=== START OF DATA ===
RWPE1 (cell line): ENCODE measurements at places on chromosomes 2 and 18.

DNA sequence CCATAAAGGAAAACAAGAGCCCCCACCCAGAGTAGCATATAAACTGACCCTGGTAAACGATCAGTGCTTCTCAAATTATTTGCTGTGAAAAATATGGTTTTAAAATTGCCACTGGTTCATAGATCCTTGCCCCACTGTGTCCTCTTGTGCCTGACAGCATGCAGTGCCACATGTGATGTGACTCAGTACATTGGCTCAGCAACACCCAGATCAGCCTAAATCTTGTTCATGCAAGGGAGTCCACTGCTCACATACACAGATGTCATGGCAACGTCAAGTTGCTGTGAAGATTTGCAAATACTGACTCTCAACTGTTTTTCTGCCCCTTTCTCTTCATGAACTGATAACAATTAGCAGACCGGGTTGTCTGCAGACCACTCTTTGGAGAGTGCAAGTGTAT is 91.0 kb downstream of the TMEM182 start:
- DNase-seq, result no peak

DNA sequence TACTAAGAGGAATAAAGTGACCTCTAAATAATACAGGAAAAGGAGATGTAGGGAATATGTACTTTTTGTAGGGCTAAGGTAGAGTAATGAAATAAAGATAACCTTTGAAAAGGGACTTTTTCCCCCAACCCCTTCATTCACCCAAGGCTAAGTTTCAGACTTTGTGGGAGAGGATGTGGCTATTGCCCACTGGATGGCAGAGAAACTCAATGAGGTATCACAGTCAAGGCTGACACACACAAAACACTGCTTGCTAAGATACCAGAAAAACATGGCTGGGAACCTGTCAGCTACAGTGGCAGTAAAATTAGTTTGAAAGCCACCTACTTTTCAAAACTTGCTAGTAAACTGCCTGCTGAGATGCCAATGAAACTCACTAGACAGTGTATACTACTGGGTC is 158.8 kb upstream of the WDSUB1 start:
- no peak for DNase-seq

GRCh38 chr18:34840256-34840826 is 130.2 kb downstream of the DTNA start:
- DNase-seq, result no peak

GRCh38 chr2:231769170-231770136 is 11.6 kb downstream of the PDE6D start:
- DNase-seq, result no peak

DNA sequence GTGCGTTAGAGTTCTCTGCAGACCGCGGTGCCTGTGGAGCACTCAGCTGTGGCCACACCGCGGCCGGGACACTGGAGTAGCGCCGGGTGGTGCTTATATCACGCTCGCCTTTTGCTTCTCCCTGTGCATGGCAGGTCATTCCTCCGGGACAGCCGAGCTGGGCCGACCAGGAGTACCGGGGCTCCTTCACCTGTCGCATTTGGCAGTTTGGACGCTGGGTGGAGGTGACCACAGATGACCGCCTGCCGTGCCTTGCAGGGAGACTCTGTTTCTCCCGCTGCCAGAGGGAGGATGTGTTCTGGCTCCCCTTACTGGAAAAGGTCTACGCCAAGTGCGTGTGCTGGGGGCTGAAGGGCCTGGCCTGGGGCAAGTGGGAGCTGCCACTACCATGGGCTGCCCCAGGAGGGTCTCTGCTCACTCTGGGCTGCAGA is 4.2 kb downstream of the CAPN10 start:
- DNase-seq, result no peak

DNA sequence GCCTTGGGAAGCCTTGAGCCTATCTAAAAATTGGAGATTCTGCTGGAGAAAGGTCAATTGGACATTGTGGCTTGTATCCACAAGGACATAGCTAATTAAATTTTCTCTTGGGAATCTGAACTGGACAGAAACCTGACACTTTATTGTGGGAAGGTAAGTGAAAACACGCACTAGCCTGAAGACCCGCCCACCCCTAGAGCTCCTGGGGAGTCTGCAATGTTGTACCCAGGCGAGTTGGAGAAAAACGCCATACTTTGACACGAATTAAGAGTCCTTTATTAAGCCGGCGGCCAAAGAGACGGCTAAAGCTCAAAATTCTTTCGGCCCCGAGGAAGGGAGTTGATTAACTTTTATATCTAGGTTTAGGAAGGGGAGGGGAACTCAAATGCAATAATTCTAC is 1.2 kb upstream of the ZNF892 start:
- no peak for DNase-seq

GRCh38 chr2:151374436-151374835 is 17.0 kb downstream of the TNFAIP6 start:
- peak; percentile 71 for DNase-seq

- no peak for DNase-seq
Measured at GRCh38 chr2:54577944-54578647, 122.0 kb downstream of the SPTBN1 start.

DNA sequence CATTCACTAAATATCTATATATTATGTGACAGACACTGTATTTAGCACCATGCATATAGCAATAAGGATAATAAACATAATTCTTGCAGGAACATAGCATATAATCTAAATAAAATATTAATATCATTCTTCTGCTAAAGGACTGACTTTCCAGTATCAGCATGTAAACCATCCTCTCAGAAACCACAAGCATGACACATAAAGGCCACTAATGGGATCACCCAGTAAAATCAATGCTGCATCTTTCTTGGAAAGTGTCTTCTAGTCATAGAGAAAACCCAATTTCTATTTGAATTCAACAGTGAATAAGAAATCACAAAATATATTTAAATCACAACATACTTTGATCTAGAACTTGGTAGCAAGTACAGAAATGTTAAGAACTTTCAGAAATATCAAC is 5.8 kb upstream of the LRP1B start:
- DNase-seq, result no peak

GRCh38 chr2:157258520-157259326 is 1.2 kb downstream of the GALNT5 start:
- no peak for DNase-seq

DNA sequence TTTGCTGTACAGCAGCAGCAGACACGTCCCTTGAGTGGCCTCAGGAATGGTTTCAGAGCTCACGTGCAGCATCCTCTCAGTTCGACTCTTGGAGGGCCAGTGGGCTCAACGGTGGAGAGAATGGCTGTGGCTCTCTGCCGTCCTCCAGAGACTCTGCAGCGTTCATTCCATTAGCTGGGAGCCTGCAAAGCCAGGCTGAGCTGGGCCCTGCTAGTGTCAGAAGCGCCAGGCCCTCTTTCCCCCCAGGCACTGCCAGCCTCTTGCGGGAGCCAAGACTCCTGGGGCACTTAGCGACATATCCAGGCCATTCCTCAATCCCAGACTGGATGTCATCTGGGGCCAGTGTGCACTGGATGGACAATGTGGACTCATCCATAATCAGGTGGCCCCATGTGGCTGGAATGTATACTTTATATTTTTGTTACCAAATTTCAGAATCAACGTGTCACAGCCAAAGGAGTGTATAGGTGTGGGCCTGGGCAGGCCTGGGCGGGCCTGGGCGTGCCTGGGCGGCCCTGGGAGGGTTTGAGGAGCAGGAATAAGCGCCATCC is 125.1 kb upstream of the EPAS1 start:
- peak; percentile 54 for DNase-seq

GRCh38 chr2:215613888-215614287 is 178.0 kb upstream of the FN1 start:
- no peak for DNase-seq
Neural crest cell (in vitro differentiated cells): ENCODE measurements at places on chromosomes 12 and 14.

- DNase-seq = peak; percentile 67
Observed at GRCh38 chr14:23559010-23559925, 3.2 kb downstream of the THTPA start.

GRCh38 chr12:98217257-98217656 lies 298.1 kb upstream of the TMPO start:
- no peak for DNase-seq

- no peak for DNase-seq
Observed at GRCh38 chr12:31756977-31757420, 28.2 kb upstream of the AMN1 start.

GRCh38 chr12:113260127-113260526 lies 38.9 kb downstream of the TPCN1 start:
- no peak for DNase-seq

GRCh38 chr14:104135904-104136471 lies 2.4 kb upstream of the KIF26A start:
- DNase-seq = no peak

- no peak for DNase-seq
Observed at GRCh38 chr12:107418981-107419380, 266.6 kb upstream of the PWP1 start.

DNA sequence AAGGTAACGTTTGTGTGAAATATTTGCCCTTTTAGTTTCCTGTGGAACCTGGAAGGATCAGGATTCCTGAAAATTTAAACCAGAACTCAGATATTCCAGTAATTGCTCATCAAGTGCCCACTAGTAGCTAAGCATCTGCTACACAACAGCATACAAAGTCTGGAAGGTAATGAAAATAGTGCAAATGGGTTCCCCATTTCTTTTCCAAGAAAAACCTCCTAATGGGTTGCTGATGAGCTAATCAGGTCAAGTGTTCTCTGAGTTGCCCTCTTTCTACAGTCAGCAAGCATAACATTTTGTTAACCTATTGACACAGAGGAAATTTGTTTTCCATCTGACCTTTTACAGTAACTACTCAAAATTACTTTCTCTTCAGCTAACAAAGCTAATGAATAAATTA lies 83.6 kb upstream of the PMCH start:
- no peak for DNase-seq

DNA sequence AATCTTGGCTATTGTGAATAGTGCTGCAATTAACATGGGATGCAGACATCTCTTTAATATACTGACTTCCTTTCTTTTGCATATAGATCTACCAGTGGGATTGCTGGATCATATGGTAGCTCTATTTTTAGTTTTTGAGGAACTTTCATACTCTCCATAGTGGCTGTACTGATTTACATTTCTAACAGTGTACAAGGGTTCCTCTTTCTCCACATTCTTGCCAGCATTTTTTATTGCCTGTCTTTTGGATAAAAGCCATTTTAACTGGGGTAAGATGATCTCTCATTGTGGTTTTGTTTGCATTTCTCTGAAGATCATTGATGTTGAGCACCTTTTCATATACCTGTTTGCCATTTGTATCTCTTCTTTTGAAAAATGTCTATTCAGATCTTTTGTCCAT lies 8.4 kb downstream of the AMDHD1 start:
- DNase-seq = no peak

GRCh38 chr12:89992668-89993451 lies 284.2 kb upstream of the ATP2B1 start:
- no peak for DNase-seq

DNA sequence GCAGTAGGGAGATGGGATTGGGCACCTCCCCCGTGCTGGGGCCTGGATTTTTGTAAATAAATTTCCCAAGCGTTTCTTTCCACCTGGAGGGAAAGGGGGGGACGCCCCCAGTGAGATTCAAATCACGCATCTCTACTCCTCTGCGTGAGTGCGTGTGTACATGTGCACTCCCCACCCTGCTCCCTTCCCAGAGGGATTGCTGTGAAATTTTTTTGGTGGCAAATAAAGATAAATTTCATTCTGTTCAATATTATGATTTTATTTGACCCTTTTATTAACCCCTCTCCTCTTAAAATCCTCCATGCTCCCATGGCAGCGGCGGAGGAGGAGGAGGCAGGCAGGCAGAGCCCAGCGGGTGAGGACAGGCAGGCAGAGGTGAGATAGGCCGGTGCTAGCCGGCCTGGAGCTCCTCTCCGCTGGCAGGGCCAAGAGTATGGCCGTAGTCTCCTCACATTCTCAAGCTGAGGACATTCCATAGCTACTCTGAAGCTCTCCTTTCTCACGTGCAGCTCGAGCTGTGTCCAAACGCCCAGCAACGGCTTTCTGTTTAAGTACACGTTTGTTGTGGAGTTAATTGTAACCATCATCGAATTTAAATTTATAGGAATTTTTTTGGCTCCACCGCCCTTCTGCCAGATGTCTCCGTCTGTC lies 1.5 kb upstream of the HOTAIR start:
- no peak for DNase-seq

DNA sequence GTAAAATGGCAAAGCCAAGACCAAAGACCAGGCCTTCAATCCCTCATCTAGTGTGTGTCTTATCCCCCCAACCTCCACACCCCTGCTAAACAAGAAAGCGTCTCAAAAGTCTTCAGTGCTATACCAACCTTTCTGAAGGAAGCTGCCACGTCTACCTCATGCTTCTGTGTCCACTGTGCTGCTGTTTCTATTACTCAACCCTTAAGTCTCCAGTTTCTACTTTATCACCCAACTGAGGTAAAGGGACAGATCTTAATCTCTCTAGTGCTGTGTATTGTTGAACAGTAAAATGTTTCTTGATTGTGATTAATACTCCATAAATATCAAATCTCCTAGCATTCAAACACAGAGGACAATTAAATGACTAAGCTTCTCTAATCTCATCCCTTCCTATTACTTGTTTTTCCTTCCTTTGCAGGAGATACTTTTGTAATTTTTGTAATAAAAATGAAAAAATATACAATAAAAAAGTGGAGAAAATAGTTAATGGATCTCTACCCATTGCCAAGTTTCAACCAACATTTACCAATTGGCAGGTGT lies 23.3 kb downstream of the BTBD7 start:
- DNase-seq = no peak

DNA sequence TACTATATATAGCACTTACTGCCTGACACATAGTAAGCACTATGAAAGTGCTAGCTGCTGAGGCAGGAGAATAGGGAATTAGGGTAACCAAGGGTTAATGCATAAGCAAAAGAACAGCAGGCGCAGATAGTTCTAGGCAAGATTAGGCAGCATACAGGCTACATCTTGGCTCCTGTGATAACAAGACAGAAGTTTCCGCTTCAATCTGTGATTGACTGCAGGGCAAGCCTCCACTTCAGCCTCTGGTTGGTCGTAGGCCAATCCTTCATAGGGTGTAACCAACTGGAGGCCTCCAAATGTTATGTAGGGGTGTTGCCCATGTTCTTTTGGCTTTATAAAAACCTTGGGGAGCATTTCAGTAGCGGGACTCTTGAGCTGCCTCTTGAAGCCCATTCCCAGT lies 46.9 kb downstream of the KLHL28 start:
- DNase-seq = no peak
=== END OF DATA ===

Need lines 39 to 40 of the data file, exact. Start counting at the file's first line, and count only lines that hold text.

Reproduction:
DNA sequence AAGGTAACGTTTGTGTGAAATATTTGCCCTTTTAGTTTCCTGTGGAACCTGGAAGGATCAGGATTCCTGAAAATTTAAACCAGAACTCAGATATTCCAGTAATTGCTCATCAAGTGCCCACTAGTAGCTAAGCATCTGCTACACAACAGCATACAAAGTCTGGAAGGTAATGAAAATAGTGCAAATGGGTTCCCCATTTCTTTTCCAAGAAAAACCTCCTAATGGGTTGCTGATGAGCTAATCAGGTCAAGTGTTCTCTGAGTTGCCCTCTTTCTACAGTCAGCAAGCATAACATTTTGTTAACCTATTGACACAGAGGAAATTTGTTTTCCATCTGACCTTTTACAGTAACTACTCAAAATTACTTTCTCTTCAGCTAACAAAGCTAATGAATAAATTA lies 83.6 kb upstream of the PMCH start:
- no peak for DNase-seq